Report

Stress orientations in subduction zones and the strength of subduction megathrust faults

See allHide authors and affiliations

Science  11 Sep 2015:
Vol. 349, Issue 6253, pp. 1213-1216
DOI: 10.1126/science.aac5625

You are currently viewing the abstract.

View Full Text

Log in to view the full text

Log in through your institution

Log in through your institution

Faults well oriented for failure

A deck of cards will remain motionless while pressed on from above, but easily separates when sheared. Similarly, the ease by which geological faults rupture depends on the geometry of the fault relative to the size and direction of stress. Hardebeck finds that faults are well oriented for failure in subduction zones worldwide, suggesting a low-stress environment (see the Perspective by Bürgmann). Subduction zone faults unleash powerful earthquakes. These estimates on the state of stress constrain potential generation mechanisms of destructive subduction zone earthquakes.

Science, this issue p. 1213; see also p. 1162

Abstract

Subduction zone megathrust faults produce most of the world’s largest earthquakes. Although the physical properties of these faults are difficult to observe directly, their frictional strength can be estimated indirectly by constraining the orientations of the stresses that act on them. A global investigation of stress orientations in subduction zones finds that the maximum compressive stress axis plunges systematically trenchward, consistently making an angle of 45° to 60° with respect to the subduction megathrust fault. These angles indicate that the megathrust fault is not substantially weaker than its surroundings. Together with several other lines of evidence, this implies that subduction zone megathrusts are weak faults in a low-stress environment. The deforming outer accretionary wedge may decouple the stress state along the megathrust from the constraints of the free surface.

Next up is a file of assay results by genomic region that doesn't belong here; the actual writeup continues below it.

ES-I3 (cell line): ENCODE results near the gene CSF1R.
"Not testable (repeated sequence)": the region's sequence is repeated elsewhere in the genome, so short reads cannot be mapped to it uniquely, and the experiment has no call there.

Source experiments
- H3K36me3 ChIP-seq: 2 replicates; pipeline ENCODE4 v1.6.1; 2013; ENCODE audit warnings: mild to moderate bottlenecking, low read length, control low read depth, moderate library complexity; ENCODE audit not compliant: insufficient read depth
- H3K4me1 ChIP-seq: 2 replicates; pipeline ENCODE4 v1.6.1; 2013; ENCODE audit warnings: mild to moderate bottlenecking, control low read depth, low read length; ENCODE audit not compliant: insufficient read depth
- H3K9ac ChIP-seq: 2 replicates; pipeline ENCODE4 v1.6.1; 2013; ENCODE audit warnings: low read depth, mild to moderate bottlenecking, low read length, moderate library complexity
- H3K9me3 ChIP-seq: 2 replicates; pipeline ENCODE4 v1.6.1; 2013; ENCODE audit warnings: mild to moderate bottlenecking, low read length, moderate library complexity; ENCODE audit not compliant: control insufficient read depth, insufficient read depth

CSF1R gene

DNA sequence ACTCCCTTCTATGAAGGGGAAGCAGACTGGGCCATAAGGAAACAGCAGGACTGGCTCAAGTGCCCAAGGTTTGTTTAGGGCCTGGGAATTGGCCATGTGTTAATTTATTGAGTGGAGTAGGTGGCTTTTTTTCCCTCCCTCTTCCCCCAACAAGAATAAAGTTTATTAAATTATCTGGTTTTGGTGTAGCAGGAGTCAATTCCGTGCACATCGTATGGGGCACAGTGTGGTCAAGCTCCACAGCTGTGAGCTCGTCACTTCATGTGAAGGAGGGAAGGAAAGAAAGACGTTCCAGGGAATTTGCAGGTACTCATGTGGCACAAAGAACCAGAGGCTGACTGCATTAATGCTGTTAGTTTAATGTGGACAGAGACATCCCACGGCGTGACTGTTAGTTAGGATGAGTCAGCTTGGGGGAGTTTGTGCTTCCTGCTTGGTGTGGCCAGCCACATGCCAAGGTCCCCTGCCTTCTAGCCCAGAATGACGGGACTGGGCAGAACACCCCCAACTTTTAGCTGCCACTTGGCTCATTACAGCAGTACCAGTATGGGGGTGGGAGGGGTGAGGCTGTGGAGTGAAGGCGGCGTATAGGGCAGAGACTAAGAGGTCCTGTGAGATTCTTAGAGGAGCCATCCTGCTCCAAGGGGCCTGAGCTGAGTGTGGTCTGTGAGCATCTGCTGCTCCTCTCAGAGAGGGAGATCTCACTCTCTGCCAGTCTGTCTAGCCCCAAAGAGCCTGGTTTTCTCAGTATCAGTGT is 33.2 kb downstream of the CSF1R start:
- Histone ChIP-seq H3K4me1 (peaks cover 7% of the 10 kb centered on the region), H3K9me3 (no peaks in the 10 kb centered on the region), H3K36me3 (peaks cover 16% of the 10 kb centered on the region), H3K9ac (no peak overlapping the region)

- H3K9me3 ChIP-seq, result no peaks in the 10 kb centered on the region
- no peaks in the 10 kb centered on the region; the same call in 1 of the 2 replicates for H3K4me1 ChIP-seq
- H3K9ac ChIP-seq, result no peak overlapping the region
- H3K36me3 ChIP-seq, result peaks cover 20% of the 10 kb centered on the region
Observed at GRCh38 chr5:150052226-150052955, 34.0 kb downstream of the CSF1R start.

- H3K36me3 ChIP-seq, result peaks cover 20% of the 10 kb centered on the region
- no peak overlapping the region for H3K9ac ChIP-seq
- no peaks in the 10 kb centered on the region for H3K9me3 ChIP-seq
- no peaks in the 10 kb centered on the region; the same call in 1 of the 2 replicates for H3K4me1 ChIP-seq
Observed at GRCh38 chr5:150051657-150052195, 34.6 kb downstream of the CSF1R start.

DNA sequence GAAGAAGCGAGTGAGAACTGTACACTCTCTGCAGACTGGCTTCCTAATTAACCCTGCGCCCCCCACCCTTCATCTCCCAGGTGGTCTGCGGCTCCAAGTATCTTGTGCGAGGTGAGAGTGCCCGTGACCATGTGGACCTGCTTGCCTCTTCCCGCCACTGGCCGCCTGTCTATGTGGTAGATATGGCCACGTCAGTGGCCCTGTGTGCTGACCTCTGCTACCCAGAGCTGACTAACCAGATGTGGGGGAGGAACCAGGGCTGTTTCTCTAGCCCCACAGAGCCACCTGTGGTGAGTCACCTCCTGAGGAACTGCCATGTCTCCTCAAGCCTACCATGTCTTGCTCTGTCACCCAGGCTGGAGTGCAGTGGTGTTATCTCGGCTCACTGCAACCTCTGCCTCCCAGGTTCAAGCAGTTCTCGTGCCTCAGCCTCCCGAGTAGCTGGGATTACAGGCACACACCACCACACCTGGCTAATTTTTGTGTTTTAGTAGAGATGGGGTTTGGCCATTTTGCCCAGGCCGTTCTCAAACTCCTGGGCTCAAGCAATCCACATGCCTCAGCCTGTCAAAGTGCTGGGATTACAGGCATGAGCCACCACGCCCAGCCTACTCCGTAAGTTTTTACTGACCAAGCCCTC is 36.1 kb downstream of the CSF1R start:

View Full Text